If the recent tragedy is a very Georgian story, it is then difficult to import recipes from elsewhere to solve the underlying problems.
“For what concerns the education system, I think the school should be deeply reformed in a direction that would put the idea of community at the center of the school life. In the end, our society is very individualistic. Parents bring their kids at school to get their lessons, then take them back as soon as the bell rings in the afternoon. Life is not organized around the school, [we need] to develop a school where children are also learning to live together. If a model has to be taken somewhere, it is where the idea of school community could be seen,” says Andro Gigauri.
At the level of institutions, the experts say many of them should be actively included in seeking the solution, from the Ministry of Education to the Ministry of Social Affairs, from the Ministry of Justice to the law enforcements bodies, from cultural and sport organizations to local governments.
“Mechanisms of juvenile crime prevention are almost not working. The only mechanisms working today are for when the crime has already been committed. If a mechanism for crime and violence prevention at an earlier stage will not be enacted, the whole juvenile justice system will encounter serious problems very soon,” stresses Maia Tsiramua. She suggests boosting parental education, and deploying prevention methods from early age, in pre-school education and fundamentally reforming the approach in the education system: by developing mental health services for children and adolescents, and enhancing the role of sport and cultural activities in child upbringing. “Crime prevention is not a responsibility of only one governmental sector, indeed the whole society needs to be involved is this process, and inter-sectoral cooperation is very important as well,” she adds.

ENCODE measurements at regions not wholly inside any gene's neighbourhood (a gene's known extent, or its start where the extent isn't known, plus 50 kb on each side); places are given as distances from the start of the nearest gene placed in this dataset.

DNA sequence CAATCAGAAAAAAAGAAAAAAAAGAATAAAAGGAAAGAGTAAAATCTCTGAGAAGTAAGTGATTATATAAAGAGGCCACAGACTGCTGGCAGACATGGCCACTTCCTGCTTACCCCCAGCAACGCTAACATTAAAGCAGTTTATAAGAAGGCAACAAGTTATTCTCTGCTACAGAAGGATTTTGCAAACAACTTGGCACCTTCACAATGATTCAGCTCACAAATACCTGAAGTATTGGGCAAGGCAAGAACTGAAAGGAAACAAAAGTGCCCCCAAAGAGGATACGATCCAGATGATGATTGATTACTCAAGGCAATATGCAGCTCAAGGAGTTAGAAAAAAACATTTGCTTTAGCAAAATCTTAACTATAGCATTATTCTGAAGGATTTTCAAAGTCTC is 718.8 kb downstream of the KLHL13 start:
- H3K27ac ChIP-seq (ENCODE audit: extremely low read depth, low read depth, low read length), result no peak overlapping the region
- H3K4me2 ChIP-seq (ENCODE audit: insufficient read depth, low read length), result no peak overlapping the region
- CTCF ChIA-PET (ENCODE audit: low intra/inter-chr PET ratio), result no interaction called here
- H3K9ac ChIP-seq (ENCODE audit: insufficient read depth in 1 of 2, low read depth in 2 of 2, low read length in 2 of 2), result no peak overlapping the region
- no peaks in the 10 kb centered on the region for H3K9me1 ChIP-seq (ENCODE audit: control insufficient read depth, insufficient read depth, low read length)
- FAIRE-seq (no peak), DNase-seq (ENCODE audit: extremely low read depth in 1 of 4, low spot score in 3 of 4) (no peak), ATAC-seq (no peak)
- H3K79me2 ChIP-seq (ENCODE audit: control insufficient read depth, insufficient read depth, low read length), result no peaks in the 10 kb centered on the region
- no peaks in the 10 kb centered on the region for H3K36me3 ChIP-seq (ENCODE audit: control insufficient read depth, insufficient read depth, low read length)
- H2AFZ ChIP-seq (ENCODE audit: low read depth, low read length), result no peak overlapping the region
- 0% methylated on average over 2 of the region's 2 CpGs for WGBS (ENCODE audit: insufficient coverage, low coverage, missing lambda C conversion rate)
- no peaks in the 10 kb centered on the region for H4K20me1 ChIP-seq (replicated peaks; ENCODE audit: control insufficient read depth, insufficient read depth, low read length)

Could the wave of emotions triggered by December 1 crime be a sign that the Georgians are no longer ready to accept the high degree of violence within their society? No one yet dares to think so.
Régis Genté is a French journalist, working for le Figaro or Radio France Internationale, based in Tbilisi and covering the post-soviet region since 2002.